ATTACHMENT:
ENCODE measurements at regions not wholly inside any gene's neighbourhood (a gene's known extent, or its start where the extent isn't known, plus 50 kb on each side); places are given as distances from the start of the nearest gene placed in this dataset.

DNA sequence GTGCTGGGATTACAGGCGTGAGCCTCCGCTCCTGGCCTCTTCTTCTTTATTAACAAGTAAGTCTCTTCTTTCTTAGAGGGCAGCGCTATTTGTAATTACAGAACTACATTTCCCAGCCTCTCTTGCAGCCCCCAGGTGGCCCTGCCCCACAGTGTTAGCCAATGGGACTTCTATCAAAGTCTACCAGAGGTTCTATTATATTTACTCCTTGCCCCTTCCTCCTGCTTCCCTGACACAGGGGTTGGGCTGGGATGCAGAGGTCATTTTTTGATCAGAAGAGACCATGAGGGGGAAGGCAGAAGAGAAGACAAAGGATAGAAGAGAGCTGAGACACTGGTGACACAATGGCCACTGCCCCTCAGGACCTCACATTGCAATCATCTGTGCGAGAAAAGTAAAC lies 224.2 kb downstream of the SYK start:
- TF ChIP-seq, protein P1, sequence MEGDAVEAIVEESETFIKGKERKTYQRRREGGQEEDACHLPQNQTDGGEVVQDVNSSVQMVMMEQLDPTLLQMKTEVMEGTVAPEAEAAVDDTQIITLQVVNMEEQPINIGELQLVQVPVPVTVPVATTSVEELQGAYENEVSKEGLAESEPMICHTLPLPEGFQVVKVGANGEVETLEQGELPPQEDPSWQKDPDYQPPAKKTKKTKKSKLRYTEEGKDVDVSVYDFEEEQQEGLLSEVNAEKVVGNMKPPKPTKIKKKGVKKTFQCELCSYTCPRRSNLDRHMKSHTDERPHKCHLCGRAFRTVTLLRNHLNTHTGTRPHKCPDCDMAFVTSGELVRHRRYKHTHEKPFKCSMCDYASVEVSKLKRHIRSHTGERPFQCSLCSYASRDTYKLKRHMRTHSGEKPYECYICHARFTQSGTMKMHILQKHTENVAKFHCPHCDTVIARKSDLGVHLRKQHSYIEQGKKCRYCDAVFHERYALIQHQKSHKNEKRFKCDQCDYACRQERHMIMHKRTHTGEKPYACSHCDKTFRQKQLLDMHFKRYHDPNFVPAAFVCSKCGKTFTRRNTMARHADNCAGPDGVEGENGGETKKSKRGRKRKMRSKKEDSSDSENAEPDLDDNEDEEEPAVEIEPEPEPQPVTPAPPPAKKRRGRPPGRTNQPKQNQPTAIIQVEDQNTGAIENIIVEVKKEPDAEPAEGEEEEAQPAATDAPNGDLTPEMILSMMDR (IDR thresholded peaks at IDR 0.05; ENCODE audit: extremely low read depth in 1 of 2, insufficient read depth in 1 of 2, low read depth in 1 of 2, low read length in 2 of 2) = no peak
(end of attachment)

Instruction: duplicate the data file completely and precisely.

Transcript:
ENCODE measurements at regions not wholly inside any gene's neighbourhood (a gene's known extent, or its start where the extent isn't known, plus 50 kb on each side); places are given as distances from the start of the nearest gene placed in this dataset.

DNA sequence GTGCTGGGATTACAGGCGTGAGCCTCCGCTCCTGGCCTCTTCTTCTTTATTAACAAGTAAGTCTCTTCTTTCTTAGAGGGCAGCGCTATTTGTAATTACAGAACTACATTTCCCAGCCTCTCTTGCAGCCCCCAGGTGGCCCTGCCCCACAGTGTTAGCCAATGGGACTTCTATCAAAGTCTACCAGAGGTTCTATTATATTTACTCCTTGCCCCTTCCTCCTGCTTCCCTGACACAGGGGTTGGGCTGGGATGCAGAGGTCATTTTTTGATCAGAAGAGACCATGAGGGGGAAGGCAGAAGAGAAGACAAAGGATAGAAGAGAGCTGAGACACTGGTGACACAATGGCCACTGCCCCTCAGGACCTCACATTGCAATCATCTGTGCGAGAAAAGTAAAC lies 224.2 kb downstream of the SYK start:
- TF ChIP-seq, protein P1, sequence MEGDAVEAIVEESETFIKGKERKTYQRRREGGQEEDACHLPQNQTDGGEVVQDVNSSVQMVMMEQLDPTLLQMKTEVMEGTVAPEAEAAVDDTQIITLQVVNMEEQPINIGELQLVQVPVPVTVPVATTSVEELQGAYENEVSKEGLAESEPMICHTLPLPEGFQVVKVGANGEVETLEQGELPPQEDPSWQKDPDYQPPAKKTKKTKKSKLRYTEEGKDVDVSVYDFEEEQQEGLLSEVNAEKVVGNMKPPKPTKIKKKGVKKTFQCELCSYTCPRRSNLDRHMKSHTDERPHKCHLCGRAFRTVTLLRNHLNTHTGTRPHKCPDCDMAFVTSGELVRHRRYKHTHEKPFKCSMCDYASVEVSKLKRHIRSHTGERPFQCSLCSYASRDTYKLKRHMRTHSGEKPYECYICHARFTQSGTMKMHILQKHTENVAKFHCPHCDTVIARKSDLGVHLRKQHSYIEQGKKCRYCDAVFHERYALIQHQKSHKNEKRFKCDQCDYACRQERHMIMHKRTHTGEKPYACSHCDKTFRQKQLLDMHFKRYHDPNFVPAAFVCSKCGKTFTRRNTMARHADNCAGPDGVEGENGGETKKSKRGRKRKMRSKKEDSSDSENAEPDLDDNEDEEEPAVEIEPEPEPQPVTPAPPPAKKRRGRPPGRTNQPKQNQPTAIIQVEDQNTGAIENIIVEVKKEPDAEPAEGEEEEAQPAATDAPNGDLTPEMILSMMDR (IDR thresholded peaks at IDR 0.05; ENCODE audit: extremely low read depth in 1 of 2, insufficient read depth in 1 of 2, low read depth in 1 of 2, low read length in 2 of 2) = no peak